Text and photos by Sarah Osborne Bender
Our day began in a meeting room at the Victor Building where the library for the Smithsonian American Art Museum and National Portrait Gallery is housed. Library director Doug Litts welcomed us with coffee and pastries. Our program began with a greeting from Martin Sullivan, director of the National Portrait Gallery. Martin graciously acknowledged the value of art librarians and archivists in the research for notable exhibitions such as Hide/Seek, Seeing Gertrude Stein, and an upcoming show on artistic representations of the war of 1812.
Our first presentation of the day was from Erin Rushing, Digital Images Librarian for the Smithsonian as well as the Social Media Co-Chair for the Smithsonian Institution Libraries. She discussed the recent effort to coordinate social media outreach over a variety of platforms including Twitter, Facebook, Flickr, YouTube, and the Smithsonian Libraries blog. She discussed the advantages of group participation in keeping ideas varied and fresh. Documentation of social media practices and guidelines is thorough and an internal calendar is used to keep content managed and regularly published. Erin shared examples of the limited marketing the group has done for their social media outlets, mentioning that their flyers and cards have made appearance at conferences. Giving everyone a chuckle, she let us in on what content gets the best response in social media with “pretty pictures” and anything food-related leading the way, followed, surprisingly, by the extreme niche subject of antique sewing machines. She emphasized the value of interdepartmental collaboration in the group and says that the group is looking forward to new platforms and focusing on engaging audiences rather than simply new ways to disseminate information.
Next, Doug Litts gave an informative talk called “Smithsonian Libraries Digital Library: Continuing to Evolve”, a wide-reaching presentation reflecting the broad efforts of the libraries to leverage their holdings with a multitude of digital projects. Having begun digital projects in 1990’s, Smithsonian Libraries has had a lot of experience presenting a variety of materials from their collection in different ways online. Unfortunately, this has resulted in retrieval problems across the many separate resources. The Digital Services Working Group has been created to try to solve this problem by use of federated search and a new discovery system (still under review). Doug also led us through an exploration of some of the online resources offered by Smithsonian Libraries such as the Art and Artists Files database, and a large collection documenting lighting design in New York from the Cooper Hewitt. Many of us were interested in Library and Archival Exhibitions on the Web. He also showed us examples of publications scanned by Smithsonian Libraries and made available on the Internet Archive. Doug noted that almost all of the American Art/Portrait Gallery Library’s pre-1923 monographs have been scanned and they are starting on serials. There was also discussion about the Galaxy of Images, Smithsonian Libraries’ online image library that attempts to free images from the constraints of their physical housing and present them online for use by scholars and the general public. The lasting impression is that Smithsonian Libraries are actively embracing and testing the ideas of what digital libraries can present to online audiences and can serve as a model for our field.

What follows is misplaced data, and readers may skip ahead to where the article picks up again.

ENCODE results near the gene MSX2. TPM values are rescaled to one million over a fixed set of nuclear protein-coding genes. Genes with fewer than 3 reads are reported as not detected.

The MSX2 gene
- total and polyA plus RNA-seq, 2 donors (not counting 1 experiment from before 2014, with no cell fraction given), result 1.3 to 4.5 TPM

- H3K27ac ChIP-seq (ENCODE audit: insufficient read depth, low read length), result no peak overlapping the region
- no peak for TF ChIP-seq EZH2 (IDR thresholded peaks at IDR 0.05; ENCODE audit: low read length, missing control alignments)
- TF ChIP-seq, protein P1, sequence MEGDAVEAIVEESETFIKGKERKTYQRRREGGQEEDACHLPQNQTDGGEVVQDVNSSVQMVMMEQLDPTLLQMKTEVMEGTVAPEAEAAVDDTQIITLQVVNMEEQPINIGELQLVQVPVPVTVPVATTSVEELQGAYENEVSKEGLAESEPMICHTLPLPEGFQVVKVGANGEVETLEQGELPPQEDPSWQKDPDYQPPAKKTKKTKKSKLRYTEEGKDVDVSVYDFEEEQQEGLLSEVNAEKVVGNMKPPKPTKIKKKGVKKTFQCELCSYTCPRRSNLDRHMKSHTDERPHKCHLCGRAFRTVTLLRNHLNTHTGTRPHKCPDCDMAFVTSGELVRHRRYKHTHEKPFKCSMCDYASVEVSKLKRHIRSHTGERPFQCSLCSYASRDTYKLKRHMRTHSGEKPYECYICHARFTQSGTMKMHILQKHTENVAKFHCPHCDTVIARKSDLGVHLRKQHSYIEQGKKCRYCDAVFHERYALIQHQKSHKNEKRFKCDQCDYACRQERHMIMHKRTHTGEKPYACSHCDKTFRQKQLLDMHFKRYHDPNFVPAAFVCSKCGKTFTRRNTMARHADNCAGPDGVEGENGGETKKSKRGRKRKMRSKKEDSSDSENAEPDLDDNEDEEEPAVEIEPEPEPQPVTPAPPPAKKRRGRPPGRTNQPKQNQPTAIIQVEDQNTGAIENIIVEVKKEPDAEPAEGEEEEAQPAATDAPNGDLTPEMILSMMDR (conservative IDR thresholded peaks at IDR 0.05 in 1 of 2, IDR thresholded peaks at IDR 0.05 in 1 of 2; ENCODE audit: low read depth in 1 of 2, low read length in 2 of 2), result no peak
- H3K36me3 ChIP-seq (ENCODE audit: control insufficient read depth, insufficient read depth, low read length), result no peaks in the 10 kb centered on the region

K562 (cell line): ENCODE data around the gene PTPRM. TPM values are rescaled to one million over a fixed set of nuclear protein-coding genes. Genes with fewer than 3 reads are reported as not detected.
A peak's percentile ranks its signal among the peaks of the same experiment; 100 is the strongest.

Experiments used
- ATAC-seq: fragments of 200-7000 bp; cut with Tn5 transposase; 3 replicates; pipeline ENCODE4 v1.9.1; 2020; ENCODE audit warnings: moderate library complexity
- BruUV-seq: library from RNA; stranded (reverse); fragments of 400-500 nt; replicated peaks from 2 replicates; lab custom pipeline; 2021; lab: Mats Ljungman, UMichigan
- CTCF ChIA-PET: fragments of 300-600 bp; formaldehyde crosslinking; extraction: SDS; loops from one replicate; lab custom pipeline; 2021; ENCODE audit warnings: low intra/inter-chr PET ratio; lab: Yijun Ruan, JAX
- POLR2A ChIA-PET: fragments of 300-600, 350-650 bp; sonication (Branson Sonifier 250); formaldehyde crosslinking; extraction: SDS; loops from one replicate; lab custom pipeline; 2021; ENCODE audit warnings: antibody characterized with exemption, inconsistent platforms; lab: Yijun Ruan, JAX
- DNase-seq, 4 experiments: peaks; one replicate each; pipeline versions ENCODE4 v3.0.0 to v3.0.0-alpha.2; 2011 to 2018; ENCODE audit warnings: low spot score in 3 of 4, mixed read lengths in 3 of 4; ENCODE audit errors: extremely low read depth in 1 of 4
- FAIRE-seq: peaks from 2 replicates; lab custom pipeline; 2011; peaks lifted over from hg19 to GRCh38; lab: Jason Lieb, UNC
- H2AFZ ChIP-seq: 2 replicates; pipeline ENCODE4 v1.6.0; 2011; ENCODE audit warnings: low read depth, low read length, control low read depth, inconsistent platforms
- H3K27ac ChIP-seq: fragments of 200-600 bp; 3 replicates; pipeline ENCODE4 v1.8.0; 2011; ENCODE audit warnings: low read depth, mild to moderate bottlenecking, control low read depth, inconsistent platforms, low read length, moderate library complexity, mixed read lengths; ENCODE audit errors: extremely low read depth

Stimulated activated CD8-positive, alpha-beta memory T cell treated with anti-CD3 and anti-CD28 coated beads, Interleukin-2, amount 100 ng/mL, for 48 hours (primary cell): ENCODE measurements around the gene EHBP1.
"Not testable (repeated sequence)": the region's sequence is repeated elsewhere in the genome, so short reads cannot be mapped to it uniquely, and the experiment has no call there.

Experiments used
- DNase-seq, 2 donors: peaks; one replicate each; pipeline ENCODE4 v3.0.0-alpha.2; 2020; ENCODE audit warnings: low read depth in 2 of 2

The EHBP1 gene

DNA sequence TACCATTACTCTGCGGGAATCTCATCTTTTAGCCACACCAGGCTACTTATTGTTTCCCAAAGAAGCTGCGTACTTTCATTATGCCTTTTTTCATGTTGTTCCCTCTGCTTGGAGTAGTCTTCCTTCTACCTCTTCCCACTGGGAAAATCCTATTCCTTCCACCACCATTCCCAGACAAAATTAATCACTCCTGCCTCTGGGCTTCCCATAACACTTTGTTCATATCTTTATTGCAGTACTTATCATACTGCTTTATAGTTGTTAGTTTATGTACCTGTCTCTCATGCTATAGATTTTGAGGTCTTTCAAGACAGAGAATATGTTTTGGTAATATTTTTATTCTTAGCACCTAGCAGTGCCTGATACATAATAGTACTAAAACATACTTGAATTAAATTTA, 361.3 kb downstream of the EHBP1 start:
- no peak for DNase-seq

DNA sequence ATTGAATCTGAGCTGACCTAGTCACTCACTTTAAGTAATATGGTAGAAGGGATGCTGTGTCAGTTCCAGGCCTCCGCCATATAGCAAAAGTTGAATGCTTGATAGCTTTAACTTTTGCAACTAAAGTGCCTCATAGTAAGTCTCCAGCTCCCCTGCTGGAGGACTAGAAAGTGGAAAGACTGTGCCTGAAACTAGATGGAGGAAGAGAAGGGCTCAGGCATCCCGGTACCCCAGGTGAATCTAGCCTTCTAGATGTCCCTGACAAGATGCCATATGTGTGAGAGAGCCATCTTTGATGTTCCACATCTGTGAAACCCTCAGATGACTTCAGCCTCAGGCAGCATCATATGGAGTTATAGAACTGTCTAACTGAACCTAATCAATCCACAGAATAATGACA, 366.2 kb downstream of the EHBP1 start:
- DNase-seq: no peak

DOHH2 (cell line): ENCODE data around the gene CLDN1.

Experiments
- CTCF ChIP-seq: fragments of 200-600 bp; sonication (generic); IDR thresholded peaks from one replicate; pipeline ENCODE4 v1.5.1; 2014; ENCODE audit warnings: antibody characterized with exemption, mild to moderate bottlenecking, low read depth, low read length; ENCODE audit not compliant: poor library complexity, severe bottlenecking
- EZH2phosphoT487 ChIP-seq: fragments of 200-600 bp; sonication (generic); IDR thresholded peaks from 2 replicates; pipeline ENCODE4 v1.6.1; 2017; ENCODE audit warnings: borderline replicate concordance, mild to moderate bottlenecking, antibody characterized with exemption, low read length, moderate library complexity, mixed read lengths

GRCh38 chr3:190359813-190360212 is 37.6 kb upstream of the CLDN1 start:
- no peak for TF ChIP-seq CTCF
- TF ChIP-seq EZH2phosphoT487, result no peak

Doug’s talk was momentarily paused for another warm welcome from Mary Augusta Thomas, Deputy Director for Smithsonian Libraries. She spoke briefly about the challenges of being a library system made comprised of 20 branches not only of diverse topics such as art and design and natural history, but stretched across an entire hemisphere.
Our business meeting was brief and touched on the early stages of planning for our 2014 Washington D.C. ARLIS/NA conference. Everyone is anxious for details!
After lunch, the group reconvened at the Freer and Sackler Galleries where we were met by librarians Katherine Phillips and Yue Shu. A brief tour of the reading room and stacks included some history on the founding of the Freer museum and library with emphasis on Freer’s dedication to and continuous support of libraries and books.
We moved into the galleries for a fascinating and spirited tour and discussion with David Hogge of his exhibition Power|Play: China’s Empress Dowager. As a cataloger, I was delighted to hear that the idea for the show came from David’s desire to improve his cataloging skills by creating MARC records for these mysterious glass plate negatives that had languished in the collection since the 1960’s. The result was some great detective work, a fascinating exploration of the Empress Dowager, and a beautifully dramatic installation.
Finally, we returned to the reading room for a quick look at some of the library’s resources on the history of Chinese fashion and related images from the time of the Empress Dowager. Yue Shu showed us a variety of Chinese books, some rare, demonstrating their unique binding, accordion folding, and illustration.
The meeting was a great combination of professional development and enjoyable observation.